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Yesterday I had the chance to listen to a Chinese-American lady, B, tell a personal story of how she grew up feeling inadequate because of a simple sentence her father said to her: “You have not done anything that makes me proud yet.” She said she had never managed to stop crying every time that sentence was repeated in her mind. As well, her mother always conveyed the message that nothing she has ever done is “good enough.”

Two things flashed across my mind when I listened to her story. “Joy Luck Club” and myself. Just like the protagonist in the movie and B, nothing I’ve ever done has made my parents proud — yet. And no matter how much I strive, nothing I ever do is “good enough” in my mother’s eyes.

B went to one of the Top 20 universities in the United States. Her father would’ve been proud of her — except that she did not choose an “Asian subject,” such as engineering or architecture. Instead, she chose art and design. Today, she works as a graphic designer for a children’s theater group. And that’s not good enough for her mother. “You should’ve gone to work for Disney or Pixar,” she was told.

In most cases, parents do not mean to hurt their kids, but Chinese parents have this habit or tradition of not showering their kids with praise — lest they become too proud and stop to make improvements. This is exactly the environment in which I grew up. Even though I was always the top student in my class, eventually becoming one of only eight students in a city of 6 million to receive a government scholarship to study in America, I was still “not good enough.” I never heard my parents say “I’m so proud of you, daughter.” Nope. I should’ve chosen an “Asian subject,” I should’ve married a rich guy, bought a house and invited them to live with me. Then my life would have been a great “success,” and their lives would have been “complete.” All these conditions for their love and approval have left me feeling burdened, depressed and defeated.

I actually did compromise by not choosing to study art. Still, journalism wasn’t “Asian” enough, if you know what I mean. Being a writer would never bring in as much money as being a banker would, for example. But I realize that even this compromise was a big mistake as I didn’t follow my heart. I would probably have been so much happier and more successful in pursuing an art-related career. Regardless, my whole life has turned into a big disappointment for my parents, and I have lived under this shadow for too long.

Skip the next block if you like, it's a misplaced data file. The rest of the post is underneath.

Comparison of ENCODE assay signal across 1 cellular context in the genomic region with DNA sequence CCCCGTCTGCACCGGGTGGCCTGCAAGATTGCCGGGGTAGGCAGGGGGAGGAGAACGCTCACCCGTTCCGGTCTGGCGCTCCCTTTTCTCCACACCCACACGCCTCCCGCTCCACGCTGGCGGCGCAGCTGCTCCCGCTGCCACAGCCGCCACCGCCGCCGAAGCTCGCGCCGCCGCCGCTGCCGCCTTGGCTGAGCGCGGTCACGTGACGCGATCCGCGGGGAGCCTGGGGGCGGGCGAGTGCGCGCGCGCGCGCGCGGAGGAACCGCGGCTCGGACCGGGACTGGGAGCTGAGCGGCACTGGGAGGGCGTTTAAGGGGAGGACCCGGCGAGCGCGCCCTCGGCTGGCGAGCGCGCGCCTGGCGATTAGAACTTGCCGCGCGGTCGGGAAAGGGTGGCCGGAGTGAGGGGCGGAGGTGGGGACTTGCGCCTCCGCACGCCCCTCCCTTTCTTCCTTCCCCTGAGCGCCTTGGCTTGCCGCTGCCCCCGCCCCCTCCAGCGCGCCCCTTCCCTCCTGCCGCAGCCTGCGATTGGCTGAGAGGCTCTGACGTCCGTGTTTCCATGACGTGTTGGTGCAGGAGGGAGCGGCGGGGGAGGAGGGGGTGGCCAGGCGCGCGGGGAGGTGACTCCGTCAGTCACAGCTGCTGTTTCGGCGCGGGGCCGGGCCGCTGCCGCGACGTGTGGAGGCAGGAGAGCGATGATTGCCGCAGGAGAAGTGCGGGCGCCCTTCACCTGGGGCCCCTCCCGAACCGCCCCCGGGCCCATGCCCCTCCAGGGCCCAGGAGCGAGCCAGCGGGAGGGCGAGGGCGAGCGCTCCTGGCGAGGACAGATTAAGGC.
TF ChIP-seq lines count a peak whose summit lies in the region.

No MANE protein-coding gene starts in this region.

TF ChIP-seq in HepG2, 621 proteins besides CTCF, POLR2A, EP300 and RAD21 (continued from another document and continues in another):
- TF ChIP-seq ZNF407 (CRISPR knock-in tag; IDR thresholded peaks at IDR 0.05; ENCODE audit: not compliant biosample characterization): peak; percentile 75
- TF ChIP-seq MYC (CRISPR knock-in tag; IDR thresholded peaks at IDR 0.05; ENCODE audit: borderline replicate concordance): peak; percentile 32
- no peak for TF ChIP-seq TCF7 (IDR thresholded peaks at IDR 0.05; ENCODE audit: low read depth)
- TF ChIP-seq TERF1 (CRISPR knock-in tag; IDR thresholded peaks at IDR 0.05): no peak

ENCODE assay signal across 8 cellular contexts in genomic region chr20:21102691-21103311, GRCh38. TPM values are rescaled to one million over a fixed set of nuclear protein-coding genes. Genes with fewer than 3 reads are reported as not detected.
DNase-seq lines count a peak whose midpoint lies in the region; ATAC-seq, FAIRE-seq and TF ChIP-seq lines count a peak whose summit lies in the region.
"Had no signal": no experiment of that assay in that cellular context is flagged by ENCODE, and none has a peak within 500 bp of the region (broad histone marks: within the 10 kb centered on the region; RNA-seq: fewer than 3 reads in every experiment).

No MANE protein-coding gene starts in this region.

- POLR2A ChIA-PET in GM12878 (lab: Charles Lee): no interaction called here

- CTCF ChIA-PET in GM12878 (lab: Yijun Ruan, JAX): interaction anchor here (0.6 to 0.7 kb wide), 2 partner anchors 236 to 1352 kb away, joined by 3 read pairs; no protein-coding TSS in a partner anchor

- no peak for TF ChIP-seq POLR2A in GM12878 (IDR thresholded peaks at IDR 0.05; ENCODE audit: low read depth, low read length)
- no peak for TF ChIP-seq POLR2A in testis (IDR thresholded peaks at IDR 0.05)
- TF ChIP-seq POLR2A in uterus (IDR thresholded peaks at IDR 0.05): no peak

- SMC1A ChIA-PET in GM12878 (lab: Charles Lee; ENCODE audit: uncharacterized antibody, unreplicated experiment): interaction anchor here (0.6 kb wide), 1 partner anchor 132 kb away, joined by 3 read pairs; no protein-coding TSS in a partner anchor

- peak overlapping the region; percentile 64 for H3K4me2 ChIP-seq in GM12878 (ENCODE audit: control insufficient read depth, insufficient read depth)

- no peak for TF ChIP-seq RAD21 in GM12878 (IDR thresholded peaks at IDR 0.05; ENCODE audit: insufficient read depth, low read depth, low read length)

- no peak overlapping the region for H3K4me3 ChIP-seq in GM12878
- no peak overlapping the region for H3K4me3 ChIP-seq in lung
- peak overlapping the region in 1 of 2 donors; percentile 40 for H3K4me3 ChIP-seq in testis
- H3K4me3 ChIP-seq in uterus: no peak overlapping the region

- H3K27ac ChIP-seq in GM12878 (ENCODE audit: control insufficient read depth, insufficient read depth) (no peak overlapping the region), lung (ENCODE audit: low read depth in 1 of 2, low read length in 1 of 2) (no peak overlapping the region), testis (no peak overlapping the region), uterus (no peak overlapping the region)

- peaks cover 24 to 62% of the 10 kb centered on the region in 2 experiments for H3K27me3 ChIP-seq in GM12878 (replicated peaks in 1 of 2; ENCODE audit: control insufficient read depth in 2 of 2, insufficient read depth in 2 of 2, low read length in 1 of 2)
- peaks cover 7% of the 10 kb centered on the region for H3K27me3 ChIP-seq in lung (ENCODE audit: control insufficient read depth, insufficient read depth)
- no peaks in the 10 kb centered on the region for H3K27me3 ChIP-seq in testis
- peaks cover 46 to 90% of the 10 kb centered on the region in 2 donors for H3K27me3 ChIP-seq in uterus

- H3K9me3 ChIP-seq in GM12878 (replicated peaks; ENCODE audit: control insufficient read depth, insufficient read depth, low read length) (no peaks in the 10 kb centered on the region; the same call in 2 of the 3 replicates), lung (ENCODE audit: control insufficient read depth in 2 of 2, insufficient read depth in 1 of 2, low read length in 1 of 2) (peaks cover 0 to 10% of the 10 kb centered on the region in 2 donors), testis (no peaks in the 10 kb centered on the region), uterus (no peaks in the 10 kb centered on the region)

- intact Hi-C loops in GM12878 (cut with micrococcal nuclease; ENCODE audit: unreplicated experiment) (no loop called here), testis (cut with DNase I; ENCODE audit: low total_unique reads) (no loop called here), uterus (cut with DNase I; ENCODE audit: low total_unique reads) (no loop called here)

B finally made a breakthrough this past weekend. She was finally able to see the blockages and blinders in her life and remove them. She told a most recent happening in which she managed to redo all the design work she had lost after a computer crash, and managed to print brochures just in time for her clients. Her clients are very happy and she is finally able to see how awesome she really is. She doesn’t have to work for Disney or Pixar in order to feel a sense of achievement. Rather, she celebrates this triumph instead of giving in to that “little voice” in her mind, which previously kept on putting herself down.

I was so touched by her story, that I went up to her and told her how our stories are alike, and how she is lucky that she has resolved this issue in her heart — while her father is still alive. For me, my father has already passed on, and I would never be able to hear him say, “I’m so proud of you, daughter.” All I can remember was that at his death bed, he uttered to me, “Go and do something unique, something that is representative of you in your life.” In the face of this perfect stranger, tears poured out of my eyes.

Rain was pouring down heavily this morning. I went up to my roof and tended my newly built vegetable garden. After some hard work, I was able to sit down and enjoy the presence of the greens. I looked at them with great joy, spending a good amount of time in silence. For those of you who have pets, it is the same feeling of happiness to be surrounded by beings that you love, except that in my case, it is a less “dynamic” kind of happiness. Suddenly, a voice in my head told me, “Dad would be so proud of you for all this!”

Really? Yes, really! Dad is the one who gave me the gift of love for plants. He had a small flower garden outside the windows of our apartment when we were kids. I must have inherited his tender feelings toward plants. Another thing I have inherited from him is the love for beauty and for art, expressed in photography and paintings. This was a moment of epiphany. Yes, why wouldn’t dad be proud of this seemingly minute thing that no one would even put a label of “success” on? He would be so happy to sit there with me in my tiny garden and enjoyed a cup of coffee.

It dawned on me that it doesn’t take a huge external event in our lives to transform how we feel about ourselves. All it takes is a shift in how we see ourselves, and a simple action of dropping the tainted glasses we have been wearing all our lives — for good.